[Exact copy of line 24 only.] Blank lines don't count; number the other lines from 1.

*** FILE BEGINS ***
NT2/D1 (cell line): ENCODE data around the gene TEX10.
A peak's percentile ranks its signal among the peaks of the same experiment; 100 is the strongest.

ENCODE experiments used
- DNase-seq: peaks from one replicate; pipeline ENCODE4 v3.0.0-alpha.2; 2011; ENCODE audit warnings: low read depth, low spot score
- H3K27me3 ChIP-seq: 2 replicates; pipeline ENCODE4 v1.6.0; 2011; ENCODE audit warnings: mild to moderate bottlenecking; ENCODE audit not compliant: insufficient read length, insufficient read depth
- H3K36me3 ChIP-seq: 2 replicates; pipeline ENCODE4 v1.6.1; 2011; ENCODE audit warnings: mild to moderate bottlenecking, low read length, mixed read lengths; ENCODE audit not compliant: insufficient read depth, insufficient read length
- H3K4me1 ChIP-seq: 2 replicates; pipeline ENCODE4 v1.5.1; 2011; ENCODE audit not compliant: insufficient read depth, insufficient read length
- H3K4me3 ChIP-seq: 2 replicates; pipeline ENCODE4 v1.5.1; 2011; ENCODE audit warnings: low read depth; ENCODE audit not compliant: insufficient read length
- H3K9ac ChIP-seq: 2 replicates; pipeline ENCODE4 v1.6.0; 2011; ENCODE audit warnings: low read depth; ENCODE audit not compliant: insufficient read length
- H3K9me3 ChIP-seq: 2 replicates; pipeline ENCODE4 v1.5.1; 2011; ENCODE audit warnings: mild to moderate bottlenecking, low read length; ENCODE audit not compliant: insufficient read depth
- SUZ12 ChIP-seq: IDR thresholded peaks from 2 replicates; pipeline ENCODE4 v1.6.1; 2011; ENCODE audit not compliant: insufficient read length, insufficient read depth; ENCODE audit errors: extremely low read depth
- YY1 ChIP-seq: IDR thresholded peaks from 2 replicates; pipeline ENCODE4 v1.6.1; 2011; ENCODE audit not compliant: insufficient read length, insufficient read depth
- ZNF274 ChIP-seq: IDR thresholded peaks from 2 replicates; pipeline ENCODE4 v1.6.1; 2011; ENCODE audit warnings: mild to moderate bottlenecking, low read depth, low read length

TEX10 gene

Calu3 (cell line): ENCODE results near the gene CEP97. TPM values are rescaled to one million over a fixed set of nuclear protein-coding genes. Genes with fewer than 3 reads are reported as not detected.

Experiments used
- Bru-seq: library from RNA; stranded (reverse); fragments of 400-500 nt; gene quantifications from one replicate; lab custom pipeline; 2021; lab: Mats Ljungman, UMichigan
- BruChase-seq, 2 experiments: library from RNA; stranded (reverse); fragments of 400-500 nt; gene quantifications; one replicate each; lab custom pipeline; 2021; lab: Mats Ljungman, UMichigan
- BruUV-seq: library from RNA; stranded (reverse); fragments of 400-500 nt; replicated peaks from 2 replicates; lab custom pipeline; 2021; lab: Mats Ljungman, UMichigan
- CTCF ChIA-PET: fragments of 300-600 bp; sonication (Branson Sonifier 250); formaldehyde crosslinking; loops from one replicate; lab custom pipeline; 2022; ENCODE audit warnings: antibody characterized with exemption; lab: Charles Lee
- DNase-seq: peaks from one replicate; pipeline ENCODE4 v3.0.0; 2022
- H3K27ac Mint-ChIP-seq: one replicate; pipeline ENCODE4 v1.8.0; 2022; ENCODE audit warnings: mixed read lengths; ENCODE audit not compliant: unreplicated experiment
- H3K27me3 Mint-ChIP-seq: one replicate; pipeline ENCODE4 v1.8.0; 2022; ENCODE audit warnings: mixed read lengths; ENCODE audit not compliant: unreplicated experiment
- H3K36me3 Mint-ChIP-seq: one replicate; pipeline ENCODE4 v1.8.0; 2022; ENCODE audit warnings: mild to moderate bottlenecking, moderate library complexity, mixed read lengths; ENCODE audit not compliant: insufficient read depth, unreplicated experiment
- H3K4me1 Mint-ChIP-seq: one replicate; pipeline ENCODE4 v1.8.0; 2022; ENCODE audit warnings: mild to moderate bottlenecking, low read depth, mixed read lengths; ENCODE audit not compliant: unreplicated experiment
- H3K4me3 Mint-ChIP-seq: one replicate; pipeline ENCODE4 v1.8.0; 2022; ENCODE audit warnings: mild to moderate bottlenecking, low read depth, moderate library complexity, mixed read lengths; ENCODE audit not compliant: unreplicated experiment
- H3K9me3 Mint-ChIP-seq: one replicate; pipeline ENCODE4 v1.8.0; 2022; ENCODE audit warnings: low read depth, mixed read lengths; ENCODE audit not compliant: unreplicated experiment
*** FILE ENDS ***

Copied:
- H3K36me3 Mint-ChIP-seq: one replicate; pipeline ENCODE4 v1.8.0; 2022; ENCODE audit warnings: mild to moderate bottlenecking, moderate library complexity, mixed read lengths; ENCODE audit not compliant: insufficient read depth, unreplicated experiment